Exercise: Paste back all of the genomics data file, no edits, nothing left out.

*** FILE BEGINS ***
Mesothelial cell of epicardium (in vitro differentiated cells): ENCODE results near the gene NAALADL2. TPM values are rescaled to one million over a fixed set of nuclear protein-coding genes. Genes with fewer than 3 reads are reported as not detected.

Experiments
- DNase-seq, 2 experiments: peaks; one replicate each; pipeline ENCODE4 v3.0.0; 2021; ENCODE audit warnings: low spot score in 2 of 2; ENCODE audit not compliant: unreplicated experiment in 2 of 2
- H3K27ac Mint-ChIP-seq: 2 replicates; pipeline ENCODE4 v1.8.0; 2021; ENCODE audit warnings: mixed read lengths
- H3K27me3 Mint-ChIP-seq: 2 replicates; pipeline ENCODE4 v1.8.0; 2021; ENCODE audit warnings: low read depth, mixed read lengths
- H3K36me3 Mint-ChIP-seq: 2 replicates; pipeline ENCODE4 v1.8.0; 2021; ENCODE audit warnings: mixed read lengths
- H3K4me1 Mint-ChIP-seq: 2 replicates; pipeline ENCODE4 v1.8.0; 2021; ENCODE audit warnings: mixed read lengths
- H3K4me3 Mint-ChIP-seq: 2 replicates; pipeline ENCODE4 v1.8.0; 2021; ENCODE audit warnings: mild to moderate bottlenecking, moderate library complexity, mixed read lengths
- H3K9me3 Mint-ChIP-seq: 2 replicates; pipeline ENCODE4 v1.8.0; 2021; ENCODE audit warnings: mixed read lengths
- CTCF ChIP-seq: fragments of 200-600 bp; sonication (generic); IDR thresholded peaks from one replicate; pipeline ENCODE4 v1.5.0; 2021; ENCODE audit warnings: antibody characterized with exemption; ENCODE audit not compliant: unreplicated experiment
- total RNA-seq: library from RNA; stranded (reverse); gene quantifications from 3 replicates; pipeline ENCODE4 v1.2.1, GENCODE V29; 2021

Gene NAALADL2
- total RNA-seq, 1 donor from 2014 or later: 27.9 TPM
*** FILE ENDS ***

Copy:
Mesothelial cell of epicardium (in vitro differentiated cells): ENCODE results near the gene NAALADL2. TPM values are rescaled to one million over a fixed set of nuclear protein-coding genes. Genes with fewer than 3 reads are reported as not detected.

Experiments
- DNase-seq, 2 experiments: peaks; one replicate each; pipeline ENCODE4 v3.0.0; 2021; ENCODE audit warnings: low spot score in 2 of 2; ENCODE audit not compliant: unreplicated experiment in 2 of 2
- H3K27ac Mint-ChIP-seq: 2 replicates; pipeline ENCODE4 v1.8.0; 2021; ENCODE audit warnings: mixed read lengths
- H3K27me3 Mint-ChIP-seq: 2 replicates; pipeline ENCODE4 v1.8.0; 2021; ENCODE audit warnings: low read depth, mixed read lengths
- H3K36me3 Mint-ChIP-seq: 2 replicates; pipeline ENCODE4 v1.8.0; 2021; ENCODE audit warnings: mixed read lengths
- H3K4me1 Mint-ChIP-seq: 2 replicates; pipeline ENCODE4 v1.8.0; 2021; ENCODE audit warnings: mixed read lengths
- H3K4me3 Mint-ChIP-seq: 2 replicates; pipeline ENCODE4 v1.8.0; 2021; ENCODE audit warnings: mild to moderate bottlenecking, moderate library complexity, mixed read lengths
- H3K9me3 Mint-ChIP-seq: 2 replicates; pipeline ENCODE4 v1.8.0; 2021; ENCODE audit warnings: mixed read lengths
- CTCF ChIP-seq: fragments of 200-600 bp; sonication (generic); IDR thresholded peaks from one replicate; pipeline ENCODE4 v1.5.0; 2021; ENCODE audit warnings: antibody characterized with exemption; ENCODE audit not compliant: unreplicated experiment
- total RNA-seq: library from RNA; stranded (reverse); gene quantifications from 3 replicates; pipeline ENCODE4 v1.2.1, GENCODE V29; 2021

Gene NAALADL2
- total RNA-seq, 1 donor from 2014 or later: 27.9 TPM